My Favorite Bit: Valentine Wheeler talks about NO PARKING

My Favorite BitValentine Wheeler is joining us today with her novel No Parking. Here’s the publisher’s description:

When Marianne Windmere’s bakery customers begin complaining that her parking lot is always full, she assumes it must be customers for the new restaurant next door. She’s never met her neighbor, and with the parking lot situation, she has no interest in doing so. But when a snowstorm knocks out the power and traps both women in the building overnight, sparks fly—until the next morning, when the buried argument comes to a head.

Can they find a way to reclaim the magic of that night? And as decades-old secrets about the history of the town and Marianne’s family come to light, can they work together to save both their businesses?

What’s Valentine’s favorite bit?

No Parking cover image


I loved writing NO PARKING for a lot of reasons, but especially the research portion. I ate so many baked goods and so much shawarma and basturma at our local restaurants. I interrogated my lawyer customers at my post office about the finer points of real estate law. And I made so many spreadsheets. NO PARKING is a story about community. It’s about love, and change, and how some things stay the same and some things don’t and how that’s okay. And it’s a story about how people come together in a meaningful, purposeful way.

But my favorite part of the process? That had to be making the town of Swanley.

NO PARKING is set in a fictional Massachusetts town halfway between Boston and Worcester, south of I-90. It’s an area I know well; I live just a dozen miles north of where I’ve set Swanley, work ten miles to the east, and have friends scattered around the region.

Everybody knows everybody in a town like Swanley. One of my favorite bits of the novel takes place in a restaurant, where Marianne is describing how interconnected the community is:

In this room right now, I see two of my kids’ teachers, three customers, and somebody who was a Boy Scout with my ex-husband. My second cousin was eating at PJ’s next door with his girlfriend, whose ex-wife is the sister of our mail carrier. Everybody knows everybody’s business.

I love worldbuilding. It’s the element of a story crucial to drawing me into a narrative, and its lack can knock me out of a story instantly. It’s not about the amount of worldbuilding, really; it’s more about cohesion, the way characters move through the world in a way that feels whole. Really good worldbuilding isn’t conveyed through infodumps (although I must admit, I do love a good infodump), but through the assumptions characters make and the glimpses we get of how they interact with each other and the world around them. It’s easiest to see the complexity and consistency of a coherent world in speculative fiction–Phillip Pullman or N. K. Jemisin, for example–for obvious reasons. But contemporary fiction has similar challenges.

A community is a Venn diagram of relationships. My best friend might be your neighbor, and your kid’s soccer coach could be my best friend’s cousin. Your doctor’s married to my mechanic and they all go to the same synagogue as my favorite high school teacher. When you’re working with a small place–a bottle episode of a novel, almost–it’s townbuilding, not worldbuilding. You’re not changing the laws of physics: you’re carving out a little piece of the world and populating it with people who love each other, or hate each other, but above all think they know each other.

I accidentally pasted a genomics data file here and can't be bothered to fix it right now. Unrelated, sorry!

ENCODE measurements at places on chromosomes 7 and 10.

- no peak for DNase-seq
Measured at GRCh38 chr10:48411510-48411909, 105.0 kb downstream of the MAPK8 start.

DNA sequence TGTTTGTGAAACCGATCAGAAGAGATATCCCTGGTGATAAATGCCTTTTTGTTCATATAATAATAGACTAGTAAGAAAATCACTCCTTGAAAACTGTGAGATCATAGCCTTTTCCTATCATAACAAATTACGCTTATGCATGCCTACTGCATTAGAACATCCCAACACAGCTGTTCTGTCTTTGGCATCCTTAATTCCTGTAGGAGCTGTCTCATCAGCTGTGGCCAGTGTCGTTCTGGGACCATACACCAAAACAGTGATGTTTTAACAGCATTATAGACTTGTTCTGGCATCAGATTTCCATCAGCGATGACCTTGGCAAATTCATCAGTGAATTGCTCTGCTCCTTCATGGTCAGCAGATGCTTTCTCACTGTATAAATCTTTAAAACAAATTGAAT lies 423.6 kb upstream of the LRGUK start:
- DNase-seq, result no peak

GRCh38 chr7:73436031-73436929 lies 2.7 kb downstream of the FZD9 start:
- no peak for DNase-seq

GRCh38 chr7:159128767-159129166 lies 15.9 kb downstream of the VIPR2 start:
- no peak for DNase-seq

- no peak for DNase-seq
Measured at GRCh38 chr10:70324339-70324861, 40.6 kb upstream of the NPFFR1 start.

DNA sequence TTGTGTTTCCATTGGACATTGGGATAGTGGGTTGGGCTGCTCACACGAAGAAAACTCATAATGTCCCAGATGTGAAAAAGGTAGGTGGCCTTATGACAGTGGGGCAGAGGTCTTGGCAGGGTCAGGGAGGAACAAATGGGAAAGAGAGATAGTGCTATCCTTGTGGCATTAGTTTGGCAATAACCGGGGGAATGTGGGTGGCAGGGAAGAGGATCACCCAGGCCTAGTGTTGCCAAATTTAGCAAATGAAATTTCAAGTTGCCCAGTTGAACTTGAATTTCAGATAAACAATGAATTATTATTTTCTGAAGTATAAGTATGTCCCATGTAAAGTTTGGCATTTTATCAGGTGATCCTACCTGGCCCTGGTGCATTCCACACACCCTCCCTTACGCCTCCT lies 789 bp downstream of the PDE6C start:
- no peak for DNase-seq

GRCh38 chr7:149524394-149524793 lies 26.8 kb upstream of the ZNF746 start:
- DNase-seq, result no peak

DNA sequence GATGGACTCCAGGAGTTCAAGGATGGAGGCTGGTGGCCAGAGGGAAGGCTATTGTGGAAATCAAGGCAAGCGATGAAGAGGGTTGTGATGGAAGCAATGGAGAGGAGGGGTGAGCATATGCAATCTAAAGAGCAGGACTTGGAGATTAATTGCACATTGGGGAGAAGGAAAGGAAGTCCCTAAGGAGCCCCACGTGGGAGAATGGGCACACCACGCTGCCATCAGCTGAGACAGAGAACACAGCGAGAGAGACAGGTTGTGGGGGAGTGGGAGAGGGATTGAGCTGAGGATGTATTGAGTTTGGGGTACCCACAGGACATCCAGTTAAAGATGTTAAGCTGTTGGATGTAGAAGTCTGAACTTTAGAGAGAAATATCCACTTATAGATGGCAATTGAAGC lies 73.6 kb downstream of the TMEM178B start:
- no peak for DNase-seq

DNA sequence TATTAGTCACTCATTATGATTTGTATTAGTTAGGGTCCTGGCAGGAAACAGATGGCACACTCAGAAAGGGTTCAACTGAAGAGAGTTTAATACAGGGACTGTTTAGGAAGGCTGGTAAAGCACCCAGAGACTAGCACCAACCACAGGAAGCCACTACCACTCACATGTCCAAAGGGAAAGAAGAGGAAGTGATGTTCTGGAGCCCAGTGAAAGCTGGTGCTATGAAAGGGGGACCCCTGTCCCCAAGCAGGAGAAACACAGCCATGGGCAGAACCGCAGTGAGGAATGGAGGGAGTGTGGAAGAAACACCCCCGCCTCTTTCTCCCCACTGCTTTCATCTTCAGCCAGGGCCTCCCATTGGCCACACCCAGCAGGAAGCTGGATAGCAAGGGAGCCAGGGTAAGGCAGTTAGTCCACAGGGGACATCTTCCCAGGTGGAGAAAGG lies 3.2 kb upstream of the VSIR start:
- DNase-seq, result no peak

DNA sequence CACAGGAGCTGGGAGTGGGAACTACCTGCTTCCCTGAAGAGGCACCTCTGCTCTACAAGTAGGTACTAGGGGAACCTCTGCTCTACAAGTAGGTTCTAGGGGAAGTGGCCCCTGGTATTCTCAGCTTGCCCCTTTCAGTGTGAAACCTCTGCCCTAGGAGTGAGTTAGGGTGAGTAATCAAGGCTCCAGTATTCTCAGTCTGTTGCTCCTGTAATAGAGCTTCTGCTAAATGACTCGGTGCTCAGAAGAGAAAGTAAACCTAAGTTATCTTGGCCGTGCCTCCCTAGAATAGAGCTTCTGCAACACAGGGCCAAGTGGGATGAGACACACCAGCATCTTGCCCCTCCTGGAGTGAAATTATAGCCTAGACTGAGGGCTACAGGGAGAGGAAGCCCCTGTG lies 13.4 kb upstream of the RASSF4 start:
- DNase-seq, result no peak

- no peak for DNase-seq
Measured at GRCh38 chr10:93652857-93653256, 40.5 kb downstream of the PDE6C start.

Marianne has lived in Swanley for nearly sixty years. It’s where her parents met, where her great-grandfather’s family settled after the Civil War. It’s where she was married and where her kids were born, and she knows the people in it maybe a little too well. There’s Kevin, her ex-husband who retired from local politics but still knows everything that’s going on in town; Zeke, her one employee, who lives with his great-grandfather and goes to college online when he’s not working at the bakery; Tori and Lila, librarian and lawyer; Ray and Fatima, acquaintances who’ve been around so long they’re basically family; Doris, mail carrier and her wife Natasha, Zeke’s old math teacher.

We all think we’re the hero of our own story, and we sometimes forget that everyone else feels the same way. It boggles Marianne to realize that Rana, the owner of the restaurant next door and a new face in a tight-knit community, knows some of the people she knows, and that she has her own stories and relationships with them.

What Marianne ultimately realizes is that she herself is one thread in the fabric of Swanley, one tied to a hundred others, and each is crucial to this world they’ve built in the hills and valleys of central Massachusetts. Zeke’s boss, Kevin’s ex-wife, Rana’s neighbor, Ray’s friend: Marianne’s life is interwoven with all of theirs, and now Rana’s is, too.

This book is a love letter to the small towns and cities in Massachusetts I’ve come to know over the last decade. I wrote it for the customers who I see finding new friends and old in the lobby of my post office, and for the ones who nearly come to blows over long-held slights or fresh anger over line-cutting or snide remarks. And I wrote it for all the people who’ve ever sat in a traffic commission meeting and thought, hey, this would be the perfect place to find love.


No Parking Universal Book Link




Valentine lives in Boston, where she goes by Lis and spends her time citing obscure postal regulations and arguing with a preschooler. She serves as Fiction Editor and Logistics Wizard at Wizards in Space Literary Magazine and as a first reader at various SFF publications. Her short fiction can be found at Ninestar Press.


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